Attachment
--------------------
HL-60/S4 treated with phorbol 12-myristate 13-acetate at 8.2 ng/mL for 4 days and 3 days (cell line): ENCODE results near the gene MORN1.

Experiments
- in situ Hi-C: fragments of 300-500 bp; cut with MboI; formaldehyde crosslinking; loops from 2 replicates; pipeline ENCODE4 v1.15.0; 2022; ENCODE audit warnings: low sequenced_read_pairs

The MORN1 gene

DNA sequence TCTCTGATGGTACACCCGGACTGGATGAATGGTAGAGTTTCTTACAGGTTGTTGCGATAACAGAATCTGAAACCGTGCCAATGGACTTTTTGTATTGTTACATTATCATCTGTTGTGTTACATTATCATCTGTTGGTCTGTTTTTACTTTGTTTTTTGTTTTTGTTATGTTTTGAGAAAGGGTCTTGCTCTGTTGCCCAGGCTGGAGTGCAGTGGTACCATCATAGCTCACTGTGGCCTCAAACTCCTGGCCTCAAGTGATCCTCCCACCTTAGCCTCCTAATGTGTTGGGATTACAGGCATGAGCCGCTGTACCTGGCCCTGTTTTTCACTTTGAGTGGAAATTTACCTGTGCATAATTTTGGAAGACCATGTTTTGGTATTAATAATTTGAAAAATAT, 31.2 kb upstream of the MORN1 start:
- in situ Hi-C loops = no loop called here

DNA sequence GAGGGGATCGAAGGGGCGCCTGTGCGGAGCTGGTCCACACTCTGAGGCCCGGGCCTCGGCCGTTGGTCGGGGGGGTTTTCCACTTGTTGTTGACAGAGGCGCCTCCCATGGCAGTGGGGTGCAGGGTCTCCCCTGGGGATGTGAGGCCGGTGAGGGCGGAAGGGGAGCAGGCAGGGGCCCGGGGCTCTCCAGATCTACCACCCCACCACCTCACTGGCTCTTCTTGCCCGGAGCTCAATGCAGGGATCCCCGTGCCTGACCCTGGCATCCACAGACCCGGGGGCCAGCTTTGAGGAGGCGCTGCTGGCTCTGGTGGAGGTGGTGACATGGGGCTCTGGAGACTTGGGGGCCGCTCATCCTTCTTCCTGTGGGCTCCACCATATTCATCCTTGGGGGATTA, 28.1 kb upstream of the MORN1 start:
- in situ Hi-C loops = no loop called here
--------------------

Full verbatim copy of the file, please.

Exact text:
HL-60/S4 treated with phorbol 12-myristate 13-acetate at 8.2 ng/mL for 4 days and 3 days (cell line): ENCODE results near the gene MORN1.

Experiments
- in situ Hi-C: fragments of 300-500 bp; cut with MboI; formaldehyde crosslinking; loops from 2 replicates; pipeline ENCODE4 v1.15.0; 2022; ENCODE audit warnings: low sequenced_read_pairs

The MORN1 gene

DNA sequence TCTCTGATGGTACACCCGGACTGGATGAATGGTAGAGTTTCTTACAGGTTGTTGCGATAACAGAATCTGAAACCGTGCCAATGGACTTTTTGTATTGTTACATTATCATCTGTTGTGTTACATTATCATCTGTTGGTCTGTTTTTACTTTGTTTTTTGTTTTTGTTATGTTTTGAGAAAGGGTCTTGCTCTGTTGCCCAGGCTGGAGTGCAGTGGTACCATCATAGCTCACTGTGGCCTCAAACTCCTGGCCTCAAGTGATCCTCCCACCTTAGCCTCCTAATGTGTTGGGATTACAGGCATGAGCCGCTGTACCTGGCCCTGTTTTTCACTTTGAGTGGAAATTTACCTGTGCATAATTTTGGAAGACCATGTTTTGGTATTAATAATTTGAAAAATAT, 31.2 kb upstream of the MORN1 start:
- in situ Hi-C loops = no loop called here

DNA sequence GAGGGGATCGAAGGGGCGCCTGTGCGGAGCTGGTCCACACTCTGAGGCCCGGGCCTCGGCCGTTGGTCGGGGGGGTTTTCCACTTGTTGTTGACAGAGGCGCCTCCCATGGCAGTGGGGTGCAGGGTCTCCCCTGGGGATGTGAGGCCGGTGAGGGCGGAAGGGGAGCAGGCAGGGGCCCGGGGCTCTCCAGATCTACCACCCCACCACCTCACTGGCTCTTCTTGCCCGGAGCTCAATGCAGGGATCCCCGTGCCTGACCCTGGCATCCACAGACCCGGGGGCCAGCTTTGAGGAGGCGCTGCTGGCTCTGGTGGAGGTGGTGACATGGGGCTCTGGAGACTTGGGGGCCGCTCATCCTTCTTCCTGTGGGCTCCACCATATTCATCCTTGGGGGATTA, 28.1 kb upstream of the MORN1 start:
- in situ Hi-C loops = no loop called here